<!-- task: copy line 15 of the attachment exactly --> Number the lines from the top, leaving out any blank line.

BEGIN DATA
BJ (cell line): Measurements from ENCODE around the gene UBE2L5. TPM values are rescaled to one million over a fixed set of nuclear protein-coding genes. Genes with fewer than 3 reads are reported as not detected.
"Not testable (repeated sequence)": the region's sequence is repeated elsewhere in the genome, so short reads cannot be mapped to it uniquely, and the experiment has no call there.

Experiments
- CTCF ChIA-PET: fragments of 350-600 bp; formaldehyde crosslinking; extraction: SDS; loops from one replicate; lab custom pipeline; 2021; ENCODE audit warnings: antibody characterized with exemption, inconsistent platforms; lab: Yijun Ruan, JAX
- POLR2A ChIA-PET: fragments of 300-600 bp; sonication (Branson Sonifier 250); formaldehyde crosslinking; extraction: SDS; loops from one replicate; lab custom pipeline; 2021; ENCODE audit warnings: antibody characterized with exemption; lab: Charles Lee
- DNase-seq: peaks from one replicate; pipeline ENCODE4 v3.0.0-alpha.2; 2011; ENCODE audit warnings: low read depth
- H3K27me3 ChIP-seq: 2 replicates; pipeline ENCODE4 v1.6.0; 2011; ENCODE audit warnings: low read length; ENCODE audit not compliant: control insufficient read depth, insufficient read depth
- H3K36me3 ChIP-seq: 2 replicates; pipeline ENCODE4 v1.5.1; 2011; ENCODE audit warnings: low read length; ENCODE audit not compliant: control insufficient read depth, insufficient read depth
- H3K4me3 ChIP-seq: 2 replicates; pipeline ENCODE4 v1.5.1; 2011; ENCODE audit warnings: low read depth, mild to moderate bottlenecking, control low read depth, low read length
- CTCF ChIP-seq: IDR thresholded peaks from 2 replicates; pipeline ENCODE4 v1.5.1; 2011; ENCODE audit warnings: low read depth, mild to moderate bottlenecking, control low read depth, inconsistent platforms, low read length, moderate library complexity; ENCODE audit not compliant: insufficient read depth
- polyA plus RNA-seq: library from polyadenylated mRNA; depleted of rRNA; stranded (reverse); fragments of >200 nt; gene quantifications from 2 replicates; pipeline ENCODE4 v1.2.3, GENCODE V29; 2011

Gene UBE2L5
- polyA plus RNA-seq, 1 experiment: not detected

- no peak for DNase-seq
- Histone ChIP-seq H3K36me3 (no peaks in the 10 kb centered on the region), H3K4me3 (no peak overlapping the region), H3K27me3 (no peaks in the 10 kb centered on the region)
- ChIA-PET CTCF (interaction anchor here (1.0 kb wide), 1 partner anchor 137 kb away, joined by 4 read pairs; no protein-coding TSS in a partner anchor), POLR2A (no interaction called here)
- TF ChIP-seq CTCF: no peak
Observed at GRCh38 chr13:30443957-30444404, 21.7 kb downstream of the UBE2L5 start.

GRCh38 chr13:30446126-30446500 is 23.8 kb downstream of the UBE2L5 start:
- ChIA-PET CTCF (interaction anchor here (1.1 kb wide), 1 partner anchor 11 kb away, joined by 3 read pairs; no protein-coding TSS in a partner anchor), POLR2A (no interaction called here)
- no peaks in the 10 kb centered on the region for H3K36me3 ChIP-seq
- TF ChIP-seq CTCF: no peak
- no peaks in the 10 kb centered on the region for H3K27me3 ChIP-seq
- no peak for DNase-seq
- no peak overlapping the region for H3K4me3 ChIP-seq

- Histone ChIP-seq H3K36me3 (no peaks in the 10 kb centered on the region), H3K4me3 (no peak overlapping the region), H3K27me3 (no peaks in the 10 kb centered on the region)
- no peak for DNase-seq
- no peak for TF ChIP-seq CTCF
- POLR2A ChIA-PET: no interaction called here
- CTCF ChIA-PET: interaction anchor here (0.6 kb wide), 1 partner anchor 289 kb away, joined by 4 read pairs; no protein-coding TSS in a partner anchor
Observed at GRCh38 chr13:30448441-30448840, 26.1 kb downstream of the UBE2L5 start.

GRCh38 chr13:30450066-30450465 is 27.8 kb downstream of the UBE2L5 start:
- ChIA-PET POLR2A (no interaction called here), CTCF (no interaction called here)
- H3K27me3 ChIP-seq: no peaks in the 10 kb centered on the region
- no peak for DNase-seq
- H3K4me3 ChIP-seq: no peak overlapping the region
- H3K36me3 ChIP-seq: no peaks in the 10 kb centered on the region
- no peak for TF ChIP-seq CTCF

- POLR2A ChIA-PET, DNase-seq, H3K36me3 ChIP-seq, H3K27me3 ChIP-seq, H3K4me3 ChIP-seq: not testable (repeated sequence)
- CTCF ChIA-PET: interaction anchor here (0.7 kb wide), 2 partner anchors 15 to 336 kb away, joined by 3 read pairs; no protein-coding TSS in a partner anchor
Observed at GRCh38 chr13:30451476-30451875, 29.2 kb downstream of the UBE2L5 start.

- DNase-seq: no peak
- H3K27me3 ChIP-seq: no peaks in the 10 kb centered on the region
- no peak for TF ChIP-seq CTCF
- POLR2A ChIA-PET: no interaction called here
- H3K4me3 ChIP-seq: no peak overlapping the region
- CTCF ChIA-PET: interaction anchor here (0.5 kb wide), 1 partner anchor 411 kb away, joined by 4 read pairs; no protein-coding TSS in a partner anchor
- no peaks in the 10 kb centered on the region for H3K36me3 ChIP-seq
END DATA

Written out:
- Histone ChIP-seq H3K36me3 (no peaks in the 10 kb centered on the region), H3K4me3 (no peak overlapping the region), H3K27me3 (no peaks in the 10 kb centered on the region)